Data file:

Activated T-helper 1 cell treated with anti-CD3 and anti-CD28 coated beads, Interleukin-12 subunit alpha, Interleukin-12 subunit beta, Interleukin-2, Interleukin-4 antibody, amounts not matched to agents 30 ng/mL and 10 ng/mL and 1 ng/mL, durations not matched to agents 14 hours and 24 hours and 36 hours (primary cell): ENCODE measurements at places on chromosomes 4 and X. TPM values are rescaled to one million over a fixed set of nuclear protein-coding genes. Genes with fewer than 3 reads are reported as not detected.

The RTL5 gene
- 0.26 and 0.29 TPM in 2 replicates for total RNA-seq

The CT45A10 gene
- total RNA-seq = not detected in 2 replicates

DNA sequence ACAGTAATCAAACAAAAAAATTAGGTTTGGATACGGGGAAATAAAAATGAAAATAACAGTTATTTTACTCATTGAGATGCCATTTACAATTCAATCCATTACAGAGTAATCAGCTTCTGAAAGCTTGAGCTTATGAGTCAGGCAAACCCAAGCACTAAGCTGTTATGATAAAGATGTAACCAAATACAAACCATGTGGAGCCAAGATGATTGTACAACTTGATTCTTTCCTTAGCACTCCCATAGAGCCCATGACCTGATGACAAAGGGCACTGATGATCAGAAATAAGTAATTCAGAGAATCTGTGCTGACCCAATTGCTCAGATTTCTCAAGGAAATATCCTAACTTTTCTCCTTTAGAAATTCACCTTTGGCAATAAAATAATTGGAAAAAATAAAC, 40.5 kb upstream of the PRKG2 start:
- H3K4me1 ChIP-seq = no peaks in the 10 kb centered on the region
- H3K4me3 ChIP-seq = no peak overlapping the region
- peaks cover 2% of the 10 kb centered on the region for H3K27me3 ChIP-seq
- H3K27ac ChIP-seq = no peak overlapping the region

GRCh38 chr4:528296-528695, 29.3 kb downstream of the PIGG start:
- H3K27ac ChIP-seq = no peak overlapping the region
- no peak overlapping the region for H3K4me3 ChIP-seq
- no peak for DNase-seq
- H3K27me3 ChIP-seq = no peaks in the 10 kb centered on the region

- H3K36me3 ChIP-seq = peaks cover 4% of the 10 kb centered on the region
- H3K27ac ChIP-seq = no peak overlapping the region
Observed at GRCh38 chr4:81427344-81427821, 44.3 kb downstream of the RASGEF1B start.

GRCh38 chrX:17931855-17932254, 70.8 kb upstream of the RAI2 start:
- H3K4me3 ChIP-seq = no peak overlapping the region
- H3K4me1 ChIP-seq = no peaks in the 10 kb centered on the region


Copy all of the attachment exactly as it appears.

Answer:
Activated T-helper 1 cell treated with anti-CD3 and anti-CD28 coated beads, Interleukin-12 subunit alpha, Interleukin-12 subunit beta, Interleukin-2, Interleukin-4 antibody, amounts not matched to agents 30 ng/mL and 10 ng/mL and 1 ng/mL, durations not matched to agents 14 hours and 24 hours and 36 hours (primary cell): ENCODE measurements at places on chromosomes 4 and X. TPM values are rescaled to one million over a fixed set of nuclear protein-coding genes. Genes with fewer than 3 reads are reported as not detected.

The RTL5 gene
- 0.26 and 0.29 TPM in 2 replicates for total RNA-seq

The CT45A10 gene
- total RNA-seq = not detected in 2 replicates

DNA sequence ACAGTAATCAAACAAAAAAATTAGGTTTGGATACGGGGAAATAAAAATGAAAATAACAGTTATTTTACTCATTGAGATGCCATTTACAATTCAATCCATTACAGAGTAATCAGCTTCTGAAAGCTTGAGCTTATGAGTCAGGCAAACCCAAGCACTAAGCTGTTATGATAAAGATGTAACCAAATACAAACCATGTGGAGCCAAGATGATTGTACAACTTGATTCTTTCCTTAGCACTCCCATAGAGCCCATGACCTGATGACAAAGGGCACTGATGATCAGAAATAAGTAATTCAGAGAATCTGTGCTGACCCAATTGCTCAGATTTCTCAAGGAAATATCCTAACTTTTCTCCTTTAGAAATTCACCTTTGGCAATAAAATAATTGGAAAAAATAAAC, 40.5 kb upstream of the PRKG2 start:
- H3K4me1 ChIP-seq = no peaks in the 10 kb centered on the region
- H3K4me3 ChIP-seq = no peak overlapping the region
- peaks cover 2% of the 10 kb centered on the region for H3K27me3 ChIP-seq
- H3K27ac ChIP-seq = no peak overlapping the region

GRCh38 chr4:528296-528695, 29.3 kb downstream of the PIGG start:
- H3K27ac ChIP-seq = no peak overlapping the region
- no peak overlapping the region for H3K4me3 ChIP-seq
- no peak for DNase-seq
- H3K27me3 ChIP-seq = no peaks in the 10 kb centered on the region

- H3K36me3 ChIP-seq = peaks cover 4% of the 10 kb centered on the region
- H3K27ac ChIP-seq = no peak overlapping the region
Observed at GRCh38 chr4:81427344-81427821, 44.3 kb downstream of the RASGEF1B start.

GRCh38 chrX:17931855-17932254, 70.8 kb upstream of the RAI2 start:
- H3K4me3 ChIP-seq = no peak overlapping the region
- H3K4me1 ChIP-seq = no peaks in the 10 kb centered on the region